What do I do if I have planned a homebirth and there is a shortage of midwives?
Some areas within the UK have reliable provision for home births and unfortunately others do not. If you are in a well equipped area and during labour your partner calls to request a midwife, it might be a shock to be told that you need to come in to the hospital as there are no midwives available to come to a home birth. What can you do?
Under Ternovszky v Hungary – a case brought before the European Court of Human Rights:
- It is your right to choose how and where you have your baby.
- The state has an obligation to facilitate that choice.
- You have the right to receive maternity care.
The Human Rights Act 1998 made the European Convention on Human Rights part of English law and all public authorities, including all providers of NHS services, are obliged to act in accordance with the Convention rights.
The Nursing & Midwifery Council (NMC) has recognised that midwives owe a professional duty of care to attend any woman who chooses to give birth at home and any withdrawal of home birth services clearly breaches this duty.
GPs may decline but midwives when called, must attend a labouring woman, where ever she decides to give birth, regardless of advice to the contrary.
It is a good idea to discuss with your birth partner/s in advance the possibility that this may happen and what approach you would like them to take. If you do not consider staffing levels to be a good enough reason for you to give birth in hospital, consider how you would like your birth partner to respond.
Once your details have been given over the phone, birth partners who find themselves in this situation have often found that not entering into discussion and simply repeating a pre-rehearsed statement is an effective approach. State clearly that you have no intention of coming into hospital, that their staffing issues are not your concern and that you expect them to send a midwife immediately. Obviously midwives are under often unacceptable levels of pressure and their jobs are at times incredibly difficult, but rarely as challenging as the job of the birthing woman and poor staffing levels in the NHS are really not your concern. If your children were to turn up to school and there was a shortage of teachers that day, it would be the responsibility of the school’s management to address the problem without causing disruption to your child’s education. They would cover lessons with other staff or call in agency teachers – in short, it would not be your concern.
If your birth partner does not feel confident relaying this and you are concerned it may be an issue, consider putting your intention to give birth at home in writing to both your Head of Midwifery and the Association for Improvements in the Maternity Services (AIMS) – An example letter can be found here. It also may be worth considering additional birth support to help with advocacy.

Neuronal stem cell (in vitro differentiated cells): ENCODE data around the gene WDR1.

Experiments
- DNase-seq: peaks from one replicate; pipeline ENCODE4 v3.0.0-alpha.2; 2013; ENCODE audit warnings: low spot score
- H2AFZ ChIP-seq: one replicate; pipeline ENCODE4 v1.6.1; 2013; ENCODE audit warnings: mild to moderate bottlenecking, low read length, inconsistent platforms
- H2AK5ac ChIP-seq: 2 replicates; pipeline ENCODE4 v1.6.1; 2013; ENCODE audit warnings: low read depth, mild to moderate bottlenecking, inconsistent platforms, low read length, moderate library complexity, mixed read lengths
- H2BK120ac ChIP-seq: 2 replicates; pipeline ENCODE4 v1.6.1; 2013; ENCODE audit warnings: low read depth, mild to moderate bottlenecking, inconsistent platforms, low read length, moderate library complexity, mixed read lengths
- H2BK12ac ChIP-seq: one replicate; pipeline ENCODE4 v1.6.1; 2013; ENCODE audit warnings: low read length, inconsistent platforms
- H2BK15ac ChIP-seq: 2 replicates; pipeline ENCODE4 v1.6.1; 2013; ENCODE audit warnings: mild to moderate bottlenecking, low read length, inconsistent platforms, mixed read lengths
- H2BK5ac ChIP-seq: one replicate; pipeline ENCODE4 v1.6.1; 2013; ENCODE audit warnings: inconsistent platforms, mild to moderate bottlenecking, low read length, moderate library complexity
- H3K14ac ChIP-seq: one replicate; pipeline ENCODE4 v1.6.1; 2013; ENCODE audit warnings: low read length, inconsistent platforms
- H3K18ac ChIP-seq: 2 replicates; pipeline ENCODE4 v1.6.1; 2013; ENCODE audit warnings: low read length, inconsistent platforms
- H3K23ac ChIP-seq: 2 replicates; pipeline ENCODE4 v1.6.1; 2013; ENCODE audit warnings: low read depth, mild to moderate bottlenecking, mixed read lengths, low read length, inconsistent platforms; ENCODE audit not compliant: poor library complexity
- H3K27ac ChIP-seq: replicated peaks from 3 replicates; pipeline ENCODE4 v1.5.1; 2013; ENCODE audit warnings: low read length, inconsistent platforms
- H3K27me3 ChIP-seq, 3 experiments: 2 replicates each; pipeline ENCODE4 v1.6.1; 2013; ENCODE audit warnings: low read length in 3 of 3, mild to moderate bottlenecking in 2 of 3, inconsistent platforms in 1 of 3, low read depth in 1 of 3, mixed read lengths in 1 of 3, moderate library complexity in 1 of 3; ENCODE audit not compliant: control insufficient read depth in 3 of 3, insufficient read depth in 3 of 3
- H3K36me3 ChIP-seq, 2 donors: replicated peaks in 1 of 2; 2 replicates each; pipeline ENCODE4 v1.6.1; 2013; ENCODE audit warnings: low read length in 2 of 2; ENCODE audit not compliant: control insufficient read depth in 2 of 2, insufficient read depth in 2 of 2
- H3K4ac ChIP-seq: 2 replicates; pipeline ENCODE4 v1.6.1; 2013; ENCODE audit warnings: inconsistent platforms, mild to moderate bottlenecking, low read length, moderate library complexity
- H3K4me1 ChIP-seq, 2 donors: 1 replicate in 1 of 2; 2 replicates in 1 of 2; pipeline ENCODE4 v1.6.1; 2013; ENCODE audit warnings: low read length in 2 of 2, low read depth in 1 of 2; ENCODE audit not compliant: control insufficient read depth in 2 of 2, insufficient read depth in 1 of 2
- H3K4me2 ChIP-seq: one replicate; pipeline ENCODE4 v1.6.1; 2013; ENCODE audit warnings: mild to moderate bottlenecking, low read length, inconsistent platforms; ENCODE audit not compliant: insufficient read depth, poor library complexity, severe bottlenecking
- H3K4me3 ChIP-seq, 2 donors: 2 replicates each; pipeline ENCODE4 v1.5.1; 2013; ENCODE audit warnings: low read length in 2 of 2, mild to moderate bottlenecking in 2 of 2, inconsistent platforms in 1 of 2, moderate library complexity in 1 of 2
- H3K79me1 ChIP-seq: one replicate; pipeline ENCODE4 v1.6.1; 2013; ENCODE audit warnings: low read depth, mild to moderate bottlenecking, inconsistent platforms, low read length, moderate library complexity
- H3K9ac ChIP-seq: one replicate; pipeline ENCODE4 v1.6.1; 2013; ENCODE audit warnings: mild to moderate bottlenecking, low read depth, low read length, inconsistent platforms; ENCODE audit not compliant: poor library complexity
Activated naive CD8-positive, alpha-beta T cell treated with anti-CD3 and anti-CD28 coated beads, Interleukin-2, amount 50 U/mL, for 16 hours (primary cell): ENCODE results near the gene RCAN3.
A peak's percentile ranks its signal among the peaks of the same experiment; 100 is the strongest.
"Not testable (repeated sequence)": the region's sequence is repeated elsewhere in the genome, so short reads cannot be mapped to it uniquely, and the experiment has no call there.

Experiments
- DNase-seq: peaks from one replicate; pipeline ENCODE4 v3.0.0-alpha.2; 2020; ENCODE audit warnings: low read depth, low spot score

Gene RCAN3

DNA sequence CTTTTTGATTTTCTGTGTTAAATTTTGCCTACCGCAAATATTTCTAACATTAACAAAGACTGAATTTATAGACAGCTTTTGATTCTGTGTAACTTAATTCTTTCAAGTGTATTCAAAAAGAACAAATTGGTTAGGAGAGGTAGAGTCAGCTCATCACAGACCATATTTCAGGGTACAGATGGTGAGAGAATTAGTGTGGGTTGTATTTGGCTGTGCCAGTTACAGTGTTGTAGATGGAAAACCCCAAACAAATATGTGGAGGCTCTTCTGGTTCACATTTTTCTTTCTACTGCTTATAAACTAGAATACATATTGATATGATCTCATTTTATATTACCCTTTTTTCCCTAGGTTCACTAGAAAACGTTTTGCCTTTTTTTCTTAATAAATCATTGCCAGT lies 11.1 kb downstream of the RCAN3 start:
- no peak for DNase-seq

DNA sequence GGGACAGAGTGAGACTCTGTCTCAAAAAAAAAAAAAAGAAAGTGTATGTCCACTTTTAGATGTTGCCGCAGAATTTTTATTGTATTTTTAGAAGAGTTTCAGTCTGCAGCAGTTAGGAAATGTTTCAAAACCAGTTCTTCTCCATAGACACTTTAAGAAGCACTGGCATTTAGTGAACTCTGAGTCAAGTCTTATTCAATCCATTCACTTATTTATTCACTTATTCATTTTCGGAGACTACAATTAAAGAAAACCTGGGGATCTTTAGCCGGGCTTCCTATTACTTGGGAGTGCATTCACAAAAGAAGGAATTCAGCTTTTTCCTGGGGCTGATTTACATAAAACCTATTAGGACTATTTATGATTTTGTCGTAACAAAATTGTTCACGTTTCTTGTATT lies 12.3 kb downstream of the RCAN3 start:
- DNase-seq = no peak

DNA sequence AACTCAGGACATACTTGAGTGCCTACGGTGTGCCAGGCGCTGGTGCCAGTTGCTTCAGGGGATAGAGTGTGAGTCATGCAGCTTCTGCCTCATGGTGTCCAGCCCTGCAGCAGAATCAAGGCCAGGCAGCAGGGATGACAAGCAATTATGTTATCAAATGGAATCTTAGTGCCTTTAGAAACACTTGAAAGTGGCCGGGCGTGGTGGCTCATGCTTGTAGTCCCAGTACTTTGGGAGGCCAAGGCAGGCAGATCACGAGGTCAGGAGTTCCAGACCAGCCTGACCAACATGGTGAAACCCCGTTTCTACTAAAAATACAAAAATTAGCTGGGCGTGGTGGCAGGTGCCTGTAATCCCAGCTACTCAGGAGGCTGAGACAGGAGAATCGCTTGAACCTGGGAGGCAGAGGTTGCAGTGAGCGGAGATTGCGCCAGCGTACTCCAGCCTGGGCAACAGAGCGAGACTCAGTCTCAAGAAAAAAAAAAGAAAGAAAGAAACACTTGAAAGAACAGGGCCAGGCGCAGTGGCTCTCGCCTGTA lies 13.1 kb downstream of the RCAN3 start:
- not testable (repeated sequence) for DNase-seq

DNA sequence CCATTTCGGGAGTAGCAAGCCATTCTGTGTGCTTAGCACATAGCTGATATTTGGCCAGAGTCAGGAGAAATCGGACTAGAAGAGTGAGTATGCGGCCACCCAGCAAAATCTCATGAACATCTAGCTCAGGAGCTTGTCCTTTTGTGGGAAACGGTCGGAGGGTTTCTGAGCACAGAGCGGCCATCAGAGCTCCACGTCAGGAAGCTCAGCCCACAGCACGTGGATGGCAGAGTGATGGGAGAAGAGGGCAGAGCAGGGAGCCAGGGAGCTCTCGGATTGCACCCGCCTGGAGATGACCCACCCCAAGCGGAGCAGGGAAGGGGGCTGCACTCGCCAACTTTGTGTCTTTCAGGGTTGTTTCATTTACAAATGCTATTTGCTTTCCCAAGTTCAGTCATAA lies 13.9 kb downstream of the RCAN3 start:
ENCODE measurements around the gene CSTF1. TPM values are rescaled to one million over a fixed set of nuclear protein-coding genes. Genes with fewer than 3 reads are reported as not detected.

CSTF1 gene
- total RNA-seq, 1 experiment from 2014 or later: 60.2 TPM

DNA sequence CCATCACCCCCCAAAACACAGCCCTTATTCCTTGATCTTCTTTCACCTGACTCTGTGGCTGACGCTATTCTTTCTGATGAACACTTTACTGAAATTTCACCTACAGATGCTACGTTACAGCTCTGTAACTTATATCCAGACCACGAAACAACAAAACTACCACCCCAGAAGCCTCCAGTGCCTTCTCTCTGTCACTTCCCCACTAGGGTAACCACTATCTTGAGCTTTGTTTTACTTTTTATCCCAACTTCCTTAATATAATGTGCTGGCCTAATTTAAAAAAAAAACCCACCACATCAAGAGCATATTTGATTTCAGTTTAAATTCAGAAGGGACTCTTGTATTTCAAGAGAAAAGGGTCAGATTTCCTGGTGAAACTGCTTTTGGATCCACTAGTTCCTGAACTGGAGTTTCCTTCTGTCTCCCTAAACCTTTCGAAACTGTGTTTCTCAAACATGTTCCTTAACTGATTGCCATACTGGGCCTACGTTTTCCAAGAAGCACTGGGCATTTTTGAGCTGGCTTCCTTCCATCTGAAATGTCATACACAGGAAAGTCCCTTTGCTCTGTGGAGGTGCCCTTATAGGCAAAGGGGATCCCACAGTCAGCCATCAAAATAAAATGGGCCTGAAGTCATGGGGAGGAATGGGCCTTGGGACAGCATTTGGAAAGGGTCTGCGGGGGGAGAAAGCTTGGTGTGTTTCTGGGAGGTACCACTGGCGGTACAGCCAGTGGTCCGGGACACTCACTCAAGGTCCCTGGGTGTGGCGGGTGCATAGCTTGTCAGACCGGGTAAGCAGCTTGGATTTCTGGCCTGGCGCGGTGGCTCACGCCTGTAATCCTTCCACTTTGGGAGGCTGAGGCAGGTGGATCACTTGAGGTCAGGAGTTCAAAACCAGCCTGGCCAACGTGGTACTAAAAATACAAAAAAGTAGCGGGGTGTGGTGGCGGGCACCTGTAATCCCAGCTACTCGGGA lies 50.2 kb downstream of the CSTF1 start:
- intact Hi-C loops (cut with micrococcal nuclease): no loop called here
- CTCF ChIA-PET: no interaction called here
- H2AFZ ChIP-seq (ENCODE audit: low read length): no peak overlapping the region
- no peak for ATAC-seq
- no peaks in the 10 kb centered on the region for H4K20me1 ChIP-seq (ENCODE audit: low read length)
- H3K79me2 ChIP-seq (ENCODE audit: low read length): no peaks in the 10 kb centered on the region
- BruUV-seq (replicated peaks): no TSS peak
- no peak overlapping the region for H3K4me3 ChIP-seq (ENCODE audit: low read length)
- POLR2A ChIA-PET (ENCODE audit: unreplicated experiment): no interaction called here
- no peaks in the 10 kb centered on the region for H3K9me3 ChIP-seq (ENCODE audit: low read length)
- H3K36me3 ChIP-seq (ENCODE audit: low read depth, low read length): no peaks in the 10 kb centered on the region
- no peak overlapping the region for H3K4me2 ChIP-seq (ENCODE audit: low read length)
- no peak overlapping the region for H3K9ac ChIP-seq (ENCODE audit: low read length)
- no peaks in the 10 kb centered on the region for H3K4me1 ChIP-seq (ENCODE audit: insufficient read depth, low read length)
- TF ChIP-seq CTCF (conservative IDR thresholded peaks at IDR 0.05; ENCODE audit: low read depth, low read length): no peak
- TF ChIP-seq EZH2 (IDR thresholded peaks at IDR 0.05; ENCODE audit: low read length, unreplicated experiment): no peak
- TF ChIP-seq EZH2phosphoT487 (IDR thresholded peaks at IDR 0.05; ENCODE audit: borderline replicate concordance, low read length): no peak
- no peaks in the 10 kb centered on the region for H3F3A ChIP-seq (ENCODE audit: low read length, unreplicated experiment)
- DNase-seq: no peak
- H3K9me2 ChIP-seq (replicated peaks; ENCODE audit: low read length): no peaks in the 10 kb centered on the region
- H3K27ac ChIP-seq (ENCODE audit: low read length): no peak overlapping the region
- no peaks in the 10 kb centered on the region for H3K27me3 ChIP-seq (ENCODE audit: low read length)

It is worth finding out what the local guidelines are in your area in these situations as some trusts will send an ambulance to transport a labouring woman in to hospital. If this is the case consider adding that you do not wish for them to send an ambulance to your pre-rehearsed statement.
There are areas in the UK where women are continually reminded about a shortage of midwives and where home birth services are regulary being suspended. If you live in one of these areas then it may be an idea to contact AIMS and your Head of Midwifery stating your intentions to give birth at home. An example letter can be found here and consider contacting a Supervisor of Midwives to relieve anxieties regarding lack of service provision. Unfortunately each time a labouring family agrees to go in to hospital rather than insist that a midwife is sent to them, this does nothing to encourage managers to address the staffing situation which in turn does not support already over stretched midwives. It may also be a concern if the reason that there is no midwife available is due to them being called in from attending homebirths to staff an over stretched labour ward. By agreeing to go in to an understaffed, busy environment you may feel this puts you and your baby at even more risk.
Even if you are comfortable changing your plans in the event of a staff shortage, consider putting something in writing after so that the issues are addressed for women following you.
Birthrights.org.uk – advice and support on UK women’s rights in pregnancy and childbirth
Written by Hannah & Lisa ~ doulas & homebirthers